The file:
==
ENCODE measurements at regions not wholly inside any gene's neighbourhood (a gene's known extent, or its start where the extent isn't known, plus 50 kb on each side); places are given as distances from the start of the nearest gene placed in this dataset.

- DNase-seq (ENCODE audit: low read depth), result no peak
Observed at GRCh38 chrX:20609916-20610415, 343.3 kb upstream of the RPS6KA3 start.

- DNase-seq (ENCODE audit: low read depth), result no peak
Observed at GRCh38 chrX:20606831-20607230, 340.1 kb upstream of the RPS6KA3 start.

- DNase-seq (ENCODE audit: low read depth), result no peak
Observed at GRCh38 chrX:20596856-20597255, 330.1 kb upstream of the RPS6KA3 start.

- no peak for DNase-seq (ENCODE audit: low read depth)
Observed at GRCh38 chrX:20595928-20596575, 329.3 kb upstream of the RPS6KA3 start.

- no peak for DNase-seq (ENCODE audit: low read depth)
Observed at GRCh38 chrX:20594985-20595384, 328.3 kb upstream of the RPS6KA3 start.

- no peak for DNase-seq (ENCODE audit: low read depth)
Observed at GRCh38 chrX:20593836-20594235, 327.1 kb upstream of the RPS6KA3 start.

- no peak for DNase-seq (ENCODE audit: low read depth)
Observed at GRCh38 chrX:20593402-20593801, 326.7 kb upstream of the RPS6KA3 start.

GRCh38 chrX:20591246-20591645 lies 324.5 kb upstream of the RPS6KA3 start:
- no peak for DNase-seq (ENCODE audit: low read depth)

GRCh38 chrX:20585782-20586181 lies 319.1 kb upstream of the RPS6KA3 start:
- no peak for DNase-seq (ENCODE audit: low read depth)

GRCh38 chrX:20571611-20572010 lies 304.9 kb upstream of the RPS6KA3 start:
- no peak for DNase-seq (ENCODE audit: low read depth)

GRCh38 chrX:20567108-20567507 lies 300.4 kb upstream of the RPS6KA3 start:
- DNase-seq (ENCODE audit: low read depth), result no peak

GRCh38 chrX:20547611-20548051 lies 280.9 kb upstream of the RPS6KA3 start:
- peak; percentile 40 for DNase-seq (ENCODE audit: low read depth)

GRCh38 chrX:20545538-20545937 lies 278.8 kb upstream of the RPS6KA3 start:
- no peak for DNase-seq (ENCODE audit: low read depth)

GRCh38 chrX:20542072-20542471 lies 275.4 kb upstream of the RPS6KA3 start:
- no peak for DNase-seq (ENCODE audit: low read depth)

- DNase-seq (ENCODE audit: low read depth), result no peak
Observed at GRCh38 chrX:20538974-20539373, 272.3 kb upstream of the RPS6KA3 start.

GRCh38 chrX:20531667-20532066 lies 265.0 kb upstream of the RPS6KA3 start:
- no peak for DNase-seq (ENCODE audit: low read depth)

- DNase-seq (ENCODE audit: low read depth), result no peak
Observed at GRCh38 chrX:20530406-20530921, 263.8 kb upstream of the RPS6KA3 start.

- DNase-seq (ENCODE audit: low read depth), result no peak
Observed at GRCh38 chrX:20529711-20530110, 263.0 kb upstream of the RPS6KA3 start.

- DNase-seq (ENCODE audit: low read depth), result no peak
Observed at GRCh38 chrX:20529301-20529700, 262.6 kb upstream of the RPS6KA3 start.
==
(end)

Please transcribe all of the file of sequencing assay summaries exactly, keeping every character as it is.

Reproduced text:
ENCODE measurements at regions not wholly inside any gene's neighbourhood (a gene's known extent, or its start where the extent isn't known, plus 50 kb on each side); places are given as distances from the start of the nearest gene placed in this dataset.

- DNase-seq (ENCODE audit: low read depth), result no peak
Observed at GRCh38 chrX:20609916-20610415, 343.3 kb upstream of the RPS6KA3 start.

- DNase-seq (ENCODE audit: low read depth), result no peak
Observed at GRCh38 chrX:20606831-20607230, 340.1 kb upstream of the RPS6KA3 start.

- DNase-seq (ENCODE audit: low read depth), result no peak
Observed at GRCh38 chrX:20596856-20597255, 330.1 kb upstream of the RPS6KA3 start.

- no peak for DNase-seq (ENCODE audit: low read depth)
Observed at GRCh38 chrX:20595928-20596575, 329.3 kb upstream of the RPS6KA3 start.

- no peak for DNase-seq (ENCODE audit: low read depth)
Observed at GRCh38 chrX:20594985-20595384, 328.3 kb upstream of the RPS6KA3 start.

- no peak for DNase-seq (ENCODE audit: low read depth)
Observed at GRCh38 chrX:20593836-20594235, 327.1 kb upstream of the RPS6KA3 start.

- no peak for DNase-seq (ENCODE audit: low read depth)
Observed at GRCh38 chrX:20593402-20593801, 326.7 kb upstream of the RPS6KA3 start.

GRCh38 chrX:20591246-20591645 lies 324.5 kb upstream of the RPS6KA3 start:
- no peak for DNase-seq (ENCODE audit: low read depth)

GRCh38 chrX:20585782-20586181 lies 319.1 kb upstream of the RPS6KA3 start:
- no peak for DNase-seq (ENCODE audit: low read depth)

GRCh38 chrX:20571611-20572010 lies 304.9 kb upstream of the RPS6KA3 start:
- no peak for DNase-seq (ENCODE audit: low read depth)

GRCh38 chrX:20567108-20567507 lies 300.4 kb upstream of the RPS6KA3 start:
- DNase-seq (ENCODE audit: low read depth), result no peak

GRCh38 chrX:20547611-20548051 lies 280.9 kb upstream of the RPS6KA3 start:
- peak; percentile 40 for DNase-seq (ENCODE audit: low read depth)

GRCh38 chrX:20545538-20545937 lies 278.8 kb upstream of the RPS6KA3 start:
- no peak for DNase-seq (ENCODE audit: low read depth)

GRCh38 chrX:20542072-20542471 lies 275.4 kb upstream of the RPS6KA3 start:
- no peak for DNase-seq (ENCODE audit: low read depth)

- DNase-seq (ENCODE audit: low read depth), result no peak
Observed at GRCh38 chrX:20538974-20539373, 272.3 kb upstream of the RPS6KA3 start.

GRCh38 chrX:20531667-20532066 lies 265.0 kb upstream of the RPS6KA3 start:
- no peak for DNase-seq (ENCODE audit: low read depth)

- DNase-seq (ENCODE audit: low read depth), result no peak
Observed at GRCh38 chrX:20530406-20530921, 263.8 kb upstream of the RPS6KA3 start.

- DNase-seq (ENCODE audit: low read depth), result no peak
Observed at GRCh38 chrX:20529711-20530110, 263.0 kb upstream of the RPS6KA3 start.

- DNase-seq (ENCODE audit: low read depth), result no peak
Observed at GRCh38 chrX:20529301-20529700, 262.6 kb upstream of the RPS6KA3 start.